Somehow, the setting seemed fitting. There had been a circus at Madison Square Garden in the afternoon. And then, as the New York Rangers and the Philadelphia Flyers faced each other in Game 3 of the Patrick Division semifinal series, there was a sideshow tonight.

And quite a show it was. In the first period, any crisp body check was sure provocation for a fight. But when it was all over, the Rangers had a 5-2 victory and a 2-1 lead in the best-of-five series. Game 4 will be played here tonight.

The Rangers scored four straight goals in the third period -- including three within a 38-second span -- to stun Philadelphia.

After a 6-2 Rangers win in Game 1 and a 2-1 Flyers win in Game 2, in which Philadelphia had a 44-12 shot advantage, somehow this game seemed appropriate. After all, it has been a strange series.

"This game can take twists and turns," Rangers Coach Ted Sator said. "Certainly, this isn't according to the script. But this game was probably as well played as you're going to see. The one thing we are not going to do is lose any respect for that team."

"The place was unbelievable," said Rangers goalie John Vanbiesbrouck. "I've never taken part in anything quite like this. We put ourselves in position to win this series."

And Flyers Coach Mike Keenan said: "They got a big boost. They had every right to be pumped up."

Philadelphia never seemed to gain the upper hand tonight. Though the Flyers held their own through the first two periods, when they took a 2-1 lead on goals by Tim Kerr and Ilkka Sinisalo, they never found a rhythm that allowed them to control the game. Everything they did was an uphill battle.

And the Rangers, who barely outshot Philadelphia, 33-32, eventually were able to capitalize.

New York tied the game at 8:13 of the third period, when winger Kelly Miller took the puck into the right corner, slipped a stiff body check by Ron Sutter and managed to get a pass across the back of the net to Mike Ridley. The center flicked the puck in front to Pierre Larouche, who flipped a point-blank shot past goalie Bob Froese to tie the score at two.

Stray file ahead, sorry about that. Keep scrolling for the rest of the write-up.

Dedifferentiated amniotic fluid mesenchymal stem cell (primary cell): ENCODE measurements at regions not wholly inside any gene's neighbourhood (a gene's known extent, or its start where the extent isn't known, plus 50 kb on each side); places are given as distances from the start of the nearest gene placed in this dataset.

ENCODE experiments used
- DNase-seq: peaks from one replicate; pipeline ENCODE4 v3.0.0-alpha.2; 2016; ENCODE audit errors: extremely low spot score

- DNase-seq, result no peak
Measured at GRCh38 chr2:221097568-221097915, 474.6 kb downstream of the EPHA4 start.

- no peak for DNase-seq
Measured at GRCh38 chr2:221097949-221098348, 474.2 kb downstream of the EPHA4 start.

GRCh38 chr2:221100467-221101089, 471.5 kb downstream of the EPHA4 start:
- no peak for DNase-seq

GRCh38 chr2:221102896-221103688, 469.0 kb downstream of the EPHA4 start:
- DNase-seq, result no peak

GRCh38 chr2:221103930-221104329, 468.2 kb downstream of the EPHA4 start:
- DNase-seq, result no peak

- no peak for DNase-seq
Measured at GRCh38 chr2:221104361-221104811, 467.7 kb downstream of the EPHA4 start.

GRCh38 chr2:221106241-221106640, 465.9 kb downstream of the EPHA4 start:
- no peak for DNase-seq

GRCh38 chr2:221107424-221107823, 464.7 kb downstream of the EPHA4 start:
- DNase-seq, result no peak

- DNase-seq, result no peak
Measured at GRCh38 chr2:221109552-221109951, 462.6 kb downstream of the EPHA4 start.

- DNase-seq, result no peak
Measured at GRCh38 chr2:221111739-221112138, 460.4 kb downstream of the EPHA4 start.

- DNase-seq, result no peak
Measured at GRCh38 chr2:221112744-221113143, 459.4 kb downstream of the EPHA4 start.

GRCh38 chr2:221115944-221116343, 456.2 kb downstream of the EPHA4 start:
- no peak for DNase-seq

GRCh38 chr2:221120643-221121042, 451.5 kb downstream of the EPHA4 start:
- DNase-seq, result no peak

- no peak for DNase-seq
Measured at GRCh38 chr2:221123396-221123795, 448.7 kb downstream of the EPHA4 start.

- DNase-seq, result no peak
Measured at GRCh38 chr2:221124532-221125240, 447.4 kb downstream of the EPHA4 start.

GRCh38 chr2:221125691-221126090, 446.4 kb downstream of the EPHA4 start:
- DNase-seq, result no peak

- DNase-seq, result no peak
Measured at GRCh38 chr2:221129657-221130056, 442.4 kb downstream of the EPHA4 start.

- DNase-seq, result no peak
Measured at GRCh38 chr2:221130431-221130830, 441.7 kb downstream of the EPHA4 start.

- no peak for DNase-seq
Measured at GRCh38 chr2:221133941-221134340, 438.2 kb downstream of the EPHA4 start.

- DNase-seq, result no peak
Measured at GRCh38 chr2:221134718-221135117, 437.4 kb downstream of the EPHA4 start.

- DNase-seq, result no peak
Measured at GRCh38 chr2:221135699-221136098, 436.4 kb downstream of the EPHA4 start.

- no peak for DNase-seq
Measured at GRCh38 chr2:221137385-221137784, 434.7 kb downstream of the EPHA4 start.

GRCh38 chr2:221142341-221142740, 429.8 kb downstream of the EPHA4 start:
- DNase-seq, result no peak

But it was a most improbable turn of events that enabled the Rangers to win. In the last eight minutes, they scored three goals in a 38-second span to easily put the game out of reach.

"We played real well until then," Flyers defenseman Brad Marsh said. "We just fell apart. Once they tied it up, the roof fell apart. They went away to the races, and there wasn't much else we could do."

The collapse began when Philadelphia winger Derrick Smith was assessed a two-minute penalty for tripping with 8:21 left. The Rangers had failed to convert two earlier power play opportunities and were three for 11 in the series.

But Jim Wiemer -- in only his eighth game with New York since his recall from New Haven, where he was the top scoring defenseman in the American Hockey League -- scored on a backhand shot from 25 feet to give the Rangers a 3-2 lead with 7:31 left.

"I wasn't trying to score," Wiemer said. "I was just trying to get a shot on net. Fortunately, it went in."

The goal caused Keenan to call an unusual team meeting in front of the Flyers bench. It didn't help.

Just 13 seconds later, Rangers wing Bob Brooke won a faceoff against Peter Zezel and scooted in from the left circle to beat Froese with a quick wrist shot. Froese was replaced by Chico Resch at 12:43.

Paiement broke in on left wing and centered the puck past Marsh to Ron Greschner, who was breaking down the middle. He fired a 10-foot shot past Resch, who was caught flat-footed. It was the first shot on goal against him, and the Rangers had a 5-2 lead with 6:53 remaining in the game.

Once again, the Flyers were dogged by the Rangers, despite having won six of seven regular-season meetings. They had outscored New York, 29-12, this season. But although the teams split six previous playoff series, the Rangers hold a 9-3 lead in playoff games at the Garden.